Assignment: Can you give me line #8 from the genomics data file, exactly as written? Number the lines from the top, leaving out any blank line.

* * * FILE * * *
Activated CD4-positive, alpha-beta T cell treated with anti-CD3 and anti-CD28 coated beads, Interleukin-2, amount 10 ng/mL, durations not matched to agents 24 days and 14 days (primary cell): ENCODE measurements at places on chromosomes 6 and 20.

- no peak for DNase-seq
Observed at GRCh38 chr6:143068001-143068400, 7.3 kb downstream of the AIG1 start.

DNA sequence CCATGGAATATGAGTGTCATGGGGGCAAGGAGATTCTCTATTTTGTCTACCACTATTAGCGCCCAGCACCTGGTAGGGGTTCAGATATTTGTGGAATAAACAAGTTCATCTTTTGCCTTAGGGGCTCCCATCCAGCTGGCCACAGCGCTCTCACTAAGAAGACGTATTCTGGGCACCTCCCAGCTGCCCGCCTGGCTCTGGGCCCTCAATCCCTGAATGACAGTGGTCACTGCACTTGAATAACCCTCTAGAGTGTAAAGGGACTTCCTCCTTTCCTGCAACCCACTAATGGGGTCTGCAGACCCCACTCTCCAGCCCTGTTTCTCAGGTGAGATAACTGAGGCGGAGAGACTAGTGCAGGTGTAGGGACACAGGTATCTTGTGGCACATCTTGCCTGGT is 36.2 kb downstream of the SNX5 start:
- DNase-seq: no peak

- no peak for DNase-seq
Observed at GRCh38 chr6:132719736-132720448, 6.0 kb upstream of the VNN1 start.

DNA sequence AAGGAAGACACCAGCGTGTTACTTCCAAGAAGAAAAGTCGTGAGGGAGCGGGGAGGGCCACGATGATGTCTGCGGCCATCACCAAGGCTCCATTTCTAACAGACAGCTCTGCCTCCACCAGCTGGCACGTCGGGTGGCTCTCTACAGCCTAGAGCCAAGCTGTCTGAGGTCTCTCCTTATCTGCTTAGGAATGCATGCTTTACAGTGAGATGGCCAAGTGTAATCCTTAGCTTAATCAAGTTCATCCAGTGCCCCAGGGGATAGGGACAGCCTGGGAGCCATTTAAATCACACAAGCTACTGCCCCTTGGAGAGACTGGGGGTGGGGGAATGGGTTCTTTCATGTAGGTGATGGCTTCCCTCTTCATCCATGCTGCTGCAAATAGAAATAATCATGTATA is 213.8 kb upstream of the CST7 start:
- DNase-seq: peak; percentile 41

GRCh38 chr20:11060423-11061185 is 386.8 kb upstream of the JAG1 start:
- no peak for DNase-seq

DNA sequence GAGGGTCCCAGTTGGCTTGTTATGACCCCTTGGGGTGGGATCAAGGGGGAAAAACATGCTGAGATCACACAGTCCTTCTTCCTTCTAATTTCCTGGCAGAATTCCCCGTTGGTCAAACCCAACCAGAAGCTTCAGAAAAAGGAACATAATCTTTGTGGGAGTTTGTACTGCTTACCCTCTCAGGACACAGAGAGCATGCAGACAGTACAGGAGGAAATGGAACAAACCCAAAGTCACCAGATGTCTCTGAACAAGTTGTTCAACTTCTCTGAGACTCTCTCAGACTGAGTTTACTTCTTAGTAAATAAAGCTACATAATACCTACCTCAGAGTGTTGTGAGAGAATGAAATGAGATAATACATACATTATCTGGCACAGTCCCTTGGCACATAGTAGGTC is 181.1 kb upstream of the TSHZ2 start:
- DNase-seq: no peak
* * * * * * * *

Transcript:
DNA sequence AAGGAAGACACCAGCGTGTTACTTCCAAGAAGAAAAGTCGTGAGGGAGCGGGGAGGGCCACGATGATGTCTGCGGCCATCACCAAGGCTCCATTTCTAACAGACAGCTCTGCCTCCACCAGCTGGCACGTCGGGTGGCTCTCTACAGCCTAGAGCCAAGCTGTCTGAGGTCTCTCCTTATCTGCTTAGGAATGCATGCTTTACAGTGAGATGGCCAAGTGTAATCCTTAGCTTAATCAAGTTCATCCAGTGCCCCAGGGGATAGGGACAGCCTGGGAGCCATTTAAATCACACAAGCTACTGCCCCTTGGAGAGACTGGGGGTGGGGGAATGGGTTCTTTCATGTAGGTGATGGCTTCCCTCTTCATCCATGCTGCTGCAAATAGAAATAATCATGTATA is 213.8 kb upstream of the CST7 start: